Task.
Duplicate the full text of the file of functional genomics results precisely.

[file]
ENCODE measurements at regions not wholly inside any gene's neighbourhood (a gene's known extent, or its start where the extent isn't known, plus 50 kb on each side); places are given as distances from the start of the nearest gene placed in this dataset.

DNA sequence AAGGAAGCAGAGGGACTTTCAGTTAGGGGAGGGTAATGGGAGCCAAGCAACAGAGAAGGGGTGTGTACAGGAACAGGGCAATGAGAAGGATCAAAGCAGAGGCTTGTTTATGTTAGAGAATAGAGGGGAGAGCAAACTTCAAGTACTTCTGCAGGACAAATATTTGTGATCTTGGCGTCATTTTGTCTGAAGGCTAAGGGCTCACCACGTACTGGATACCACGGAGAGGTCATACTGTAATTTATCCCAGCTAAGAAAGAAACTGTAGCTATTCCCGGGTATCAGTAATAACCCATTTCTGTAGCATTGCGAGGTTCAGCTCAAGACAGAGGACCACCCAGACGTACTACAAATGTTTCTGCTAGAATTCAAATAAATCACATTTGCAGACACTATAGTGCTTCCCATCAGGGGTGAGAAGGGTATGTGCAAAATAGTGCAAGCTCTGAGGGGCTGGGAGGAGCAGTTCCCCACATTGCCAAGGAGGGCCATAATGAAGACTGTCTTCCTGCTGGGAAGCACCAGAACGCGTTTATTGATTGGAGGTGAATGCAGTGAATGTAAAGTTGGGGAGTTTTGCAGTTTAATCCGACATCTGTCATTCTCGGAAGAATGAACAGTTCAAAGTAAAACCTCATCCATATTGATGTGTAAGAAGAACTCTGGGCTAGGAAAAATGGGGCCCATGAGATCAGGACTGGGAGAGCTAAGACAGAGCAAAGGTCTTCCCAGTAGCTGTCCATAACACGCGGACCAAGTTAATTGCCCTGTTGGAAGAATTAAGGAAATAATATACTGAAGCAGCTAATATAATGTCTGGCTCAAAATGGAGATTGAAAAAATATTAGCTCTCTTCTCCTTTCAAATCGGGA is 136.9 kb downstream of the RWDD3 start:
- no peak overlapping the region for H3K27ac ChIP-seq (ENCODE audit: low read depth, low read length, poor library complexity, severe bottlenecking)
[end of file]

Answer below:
ENCODE measurements at regions not wholly inside any gene's neighbourhood (a gene's known extent, or its start where the extent isn't known, plus 50 kb on each side); places are given as distances from the start of the nearest gene placed in this dataset.

DNA sequence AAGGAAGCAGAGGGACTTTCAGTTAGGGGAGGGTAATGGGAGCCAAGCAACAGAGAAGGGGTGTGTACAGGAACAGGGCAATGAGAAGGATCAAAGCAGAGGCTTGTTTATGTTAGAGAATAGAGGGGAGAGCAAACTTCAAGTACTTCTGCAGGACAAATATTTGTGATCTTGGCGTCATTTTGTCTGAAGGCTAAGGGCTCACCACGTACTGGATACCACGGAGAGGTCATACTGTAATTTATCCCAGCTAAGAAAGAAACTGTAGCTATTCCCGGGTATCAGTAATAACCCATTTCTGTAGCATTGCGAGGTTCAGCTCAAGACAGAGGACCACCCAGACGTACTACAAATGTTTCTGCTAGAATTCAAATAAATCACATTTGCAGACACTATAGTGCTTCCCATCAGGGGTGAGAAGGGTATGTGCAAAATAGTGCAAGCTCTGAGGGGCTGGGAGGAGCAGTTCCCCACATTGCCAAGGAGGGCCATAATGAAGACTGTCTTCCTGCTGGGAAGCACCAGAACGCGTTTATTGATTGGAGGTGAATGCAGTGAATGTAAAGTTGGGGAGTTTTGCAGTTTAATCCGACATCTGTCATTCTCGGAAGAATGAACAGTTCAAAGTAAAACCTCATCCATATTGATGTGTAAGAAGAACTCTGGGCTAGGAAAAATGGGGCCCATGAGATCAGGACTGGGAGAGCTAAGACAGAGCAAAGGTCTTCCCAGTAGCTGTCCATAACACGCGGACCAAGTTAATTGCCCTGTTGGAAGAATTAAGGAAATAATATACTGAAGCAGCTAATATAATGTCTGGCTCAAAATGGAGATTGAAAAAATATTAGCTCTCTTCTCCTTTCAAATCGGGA is 136.9 kb downstream of the RWDD3 start:
- no peak overlapping the region for H3K27ac ChIP-seq (ENCODE audit: low read depth, low read length, poor library complexity, severe bottlenecking)